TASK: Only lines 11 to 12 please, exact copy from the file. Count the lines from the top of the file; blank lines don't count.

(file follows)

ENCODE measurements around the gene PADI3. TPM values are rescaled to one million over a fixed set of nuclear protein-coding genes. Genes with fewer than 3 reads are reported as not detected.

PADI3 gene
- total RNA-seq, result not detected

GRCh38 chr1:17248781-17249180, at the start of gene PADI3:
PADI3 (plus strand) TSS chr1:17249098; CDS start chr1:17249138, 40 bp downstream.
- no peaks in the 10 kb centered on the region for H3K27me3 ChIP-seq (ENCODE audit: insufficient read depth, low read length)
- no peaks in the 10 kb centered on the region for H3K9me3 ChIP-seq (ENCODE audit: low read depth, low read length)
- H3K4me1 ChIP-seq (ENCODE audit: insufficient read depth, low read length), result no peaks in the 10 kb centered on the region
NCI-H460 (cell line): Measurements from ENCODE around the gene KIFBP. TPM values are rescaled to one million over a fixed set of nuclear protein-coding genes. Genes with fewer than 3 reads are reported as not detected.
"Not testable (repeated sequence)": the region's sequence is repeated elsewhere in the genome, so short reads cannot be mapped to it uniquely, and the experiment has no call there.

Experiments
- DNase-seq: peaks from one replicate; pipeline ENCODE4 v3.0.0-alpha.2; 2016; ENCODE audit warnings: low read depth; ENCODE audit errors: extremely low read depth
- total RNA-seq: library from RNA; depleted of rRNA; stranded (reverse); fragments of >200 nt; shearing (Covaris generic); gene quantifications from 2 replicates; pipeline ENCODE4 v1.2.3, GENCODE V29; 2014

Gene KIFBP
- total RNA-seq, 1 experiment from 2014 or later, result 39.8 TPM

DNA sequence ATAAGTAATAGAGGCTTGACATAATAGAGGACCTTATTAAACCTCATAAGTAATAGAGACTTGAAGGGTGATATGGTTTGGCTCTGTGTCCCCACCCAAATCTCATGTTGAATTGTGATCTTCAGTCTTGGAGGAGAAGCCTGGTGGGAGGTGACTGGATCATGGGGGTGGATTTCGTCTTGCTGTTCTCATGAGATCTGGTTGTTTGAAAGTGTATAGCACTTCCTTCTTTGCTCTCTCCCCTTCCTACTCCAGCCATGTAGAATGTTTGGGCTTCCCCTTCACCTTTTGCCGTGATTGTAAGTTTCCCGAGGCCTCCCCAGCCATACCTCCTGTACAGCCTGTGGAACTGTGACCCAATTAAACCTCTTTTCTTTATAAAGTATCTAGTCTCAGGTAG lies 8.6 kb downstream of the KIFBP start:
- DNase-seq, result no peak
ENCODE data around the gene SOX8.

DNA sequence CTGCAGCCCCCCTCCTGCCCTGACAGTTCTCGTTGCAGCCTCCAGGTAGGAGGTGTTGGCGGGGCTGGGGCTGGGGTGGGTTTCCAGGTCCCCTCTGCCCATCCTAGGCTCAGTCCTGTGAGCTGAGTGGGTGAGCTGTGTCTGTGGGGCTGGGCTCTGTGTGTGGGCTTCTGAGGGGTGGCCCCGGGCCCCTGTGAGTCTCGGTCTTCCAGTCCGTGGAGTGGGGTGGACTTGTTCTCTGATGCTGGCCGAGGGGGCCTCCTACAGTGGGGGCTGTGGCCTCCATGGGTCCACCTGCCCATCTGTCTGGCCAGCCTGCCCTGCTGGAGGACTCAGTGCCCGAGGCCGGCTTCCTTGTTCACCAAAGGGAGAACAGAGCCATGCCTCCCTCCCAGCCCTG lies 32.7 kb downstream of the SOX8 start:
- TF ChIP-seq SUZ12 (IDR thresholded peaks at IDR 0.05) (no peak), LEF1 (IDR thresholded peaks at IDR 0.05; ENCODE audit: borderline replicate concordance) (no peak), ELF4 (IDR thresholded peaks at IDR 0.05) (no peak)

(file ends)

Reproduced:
Experiments
- DNase-seq: peaks from one replicate; pipeline ENCODE4 v3.0.0-alpha.2; 2016; ENCODE audit warnings: low read depth; ENCODE audit errors: extremely low read depth